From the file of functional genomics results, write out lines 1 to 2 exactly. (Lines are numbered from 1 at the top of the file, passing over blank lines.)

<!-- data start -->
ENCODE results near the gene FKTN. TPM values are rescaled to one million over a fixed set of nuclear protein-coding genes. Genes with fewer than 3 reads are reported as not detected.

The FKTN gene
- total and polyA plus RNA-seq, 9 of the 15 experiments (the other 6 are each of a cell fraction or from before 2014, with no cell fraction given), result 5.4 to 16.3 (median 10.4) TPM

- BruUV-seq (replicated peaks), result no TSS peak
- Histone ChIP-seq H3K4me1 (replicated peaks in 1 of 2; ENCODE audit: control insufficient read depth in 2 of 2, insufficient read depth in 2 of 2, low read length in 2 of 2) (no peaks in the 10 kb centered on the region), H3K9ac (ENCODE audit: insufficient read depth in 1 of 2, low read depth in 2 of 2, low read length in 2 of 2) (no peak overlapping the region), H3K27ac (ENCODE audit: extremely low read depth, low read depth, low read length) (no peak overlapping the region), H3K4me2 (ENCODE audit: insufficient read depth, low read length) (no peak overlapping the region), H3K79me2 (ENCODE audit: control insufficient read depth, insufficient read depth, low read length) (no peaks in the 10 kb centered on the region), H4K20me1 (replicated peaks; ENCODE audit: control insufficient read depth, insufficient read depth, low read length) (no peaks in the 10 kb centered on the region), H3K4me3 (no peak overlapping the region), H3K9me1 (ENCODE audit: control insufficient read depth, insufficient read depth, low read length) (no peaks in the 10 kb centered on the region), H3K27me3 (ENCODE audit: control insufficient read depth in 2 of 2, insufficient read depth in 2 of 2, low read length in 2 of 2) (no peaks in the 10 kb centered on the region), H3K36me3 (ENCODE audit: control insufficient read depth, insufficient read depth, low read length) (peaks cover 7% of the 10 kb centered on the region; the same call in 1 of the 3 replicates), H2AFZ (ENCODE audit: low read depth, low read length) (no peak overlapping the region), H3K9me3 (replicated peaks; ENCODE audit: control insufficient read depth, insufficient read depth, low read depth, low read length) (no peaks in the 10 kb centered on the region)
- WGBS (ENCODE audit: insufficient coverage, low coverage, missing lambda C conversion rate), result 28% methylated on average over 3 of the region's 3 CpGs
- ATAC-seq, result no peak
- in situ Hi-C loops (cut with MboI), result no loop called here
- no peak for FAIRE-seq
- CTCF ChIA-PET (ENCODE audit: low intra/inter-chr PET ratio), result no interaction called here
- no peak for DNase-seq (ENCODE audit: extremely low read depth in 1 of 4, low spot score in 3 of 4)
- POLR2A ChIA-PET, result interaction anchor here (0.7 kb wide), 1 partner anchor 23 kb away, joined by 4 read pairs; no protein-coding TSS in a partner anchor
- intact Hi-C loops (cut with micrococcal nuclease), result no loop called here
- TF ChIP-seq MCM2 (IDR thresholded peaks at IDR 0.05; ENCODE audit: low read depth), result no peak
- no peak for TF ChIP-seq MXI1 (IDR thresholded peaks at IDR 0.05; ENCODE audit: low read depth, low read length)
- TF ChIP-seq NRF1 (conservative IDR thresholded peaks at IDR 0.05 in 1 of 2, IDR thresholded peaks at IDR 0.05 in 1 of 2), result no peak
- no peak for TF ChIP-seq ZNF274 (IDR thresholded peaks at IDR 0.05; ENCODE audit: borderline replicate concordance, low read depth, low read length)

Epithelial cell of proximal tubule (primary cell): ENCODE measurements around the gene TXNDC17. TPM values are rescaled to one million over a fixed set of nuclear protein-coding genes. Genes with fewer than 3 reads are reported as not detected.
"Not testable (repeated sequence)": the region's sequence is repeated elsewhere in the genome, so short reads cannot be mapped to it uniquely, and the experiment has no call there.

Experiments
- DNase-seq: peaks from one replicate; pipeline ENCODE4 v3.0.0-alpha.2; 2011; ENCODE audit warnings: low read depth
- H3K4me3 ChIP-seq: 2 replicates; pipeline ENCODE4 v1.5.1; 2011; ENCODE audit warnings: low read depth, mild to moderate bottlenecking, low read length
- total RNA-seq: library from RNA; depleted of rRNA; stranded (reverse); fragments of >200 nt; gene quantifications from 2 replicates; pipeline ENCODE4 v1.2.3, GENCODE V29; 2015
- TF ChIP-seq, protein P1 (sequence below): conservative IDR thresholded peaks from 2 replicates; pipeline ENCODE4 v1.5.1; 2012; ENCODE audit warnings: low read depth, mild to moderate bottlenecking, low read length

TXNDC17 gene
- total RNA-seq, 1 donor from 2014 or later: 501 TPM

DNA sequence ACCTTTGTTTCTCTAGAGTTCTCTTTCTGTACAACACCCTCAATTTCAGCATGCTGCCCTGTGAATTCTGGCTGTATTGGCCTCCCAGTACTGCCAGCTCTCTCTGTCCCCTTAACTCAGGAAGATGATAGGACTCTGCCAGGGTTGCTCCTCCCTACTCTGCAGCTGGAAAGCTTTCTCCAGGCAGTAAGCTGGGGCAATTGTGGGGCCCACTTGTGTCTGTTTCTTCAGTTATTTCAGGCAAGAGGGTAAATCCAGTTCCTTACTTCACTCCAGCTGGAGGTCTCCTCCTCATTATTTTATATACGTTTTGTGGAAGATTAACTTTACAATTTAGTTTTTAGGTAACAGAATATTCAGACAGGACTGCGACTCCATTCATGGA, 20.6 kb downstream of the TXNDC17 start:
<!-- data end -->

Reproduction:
ENCODE results near the gene FKTN. TPM values are rescaled to one million over a fixed set of nuclear protein-coding genes. Genes with fewer than 3 reads are reported as not detected.

The FKTN gene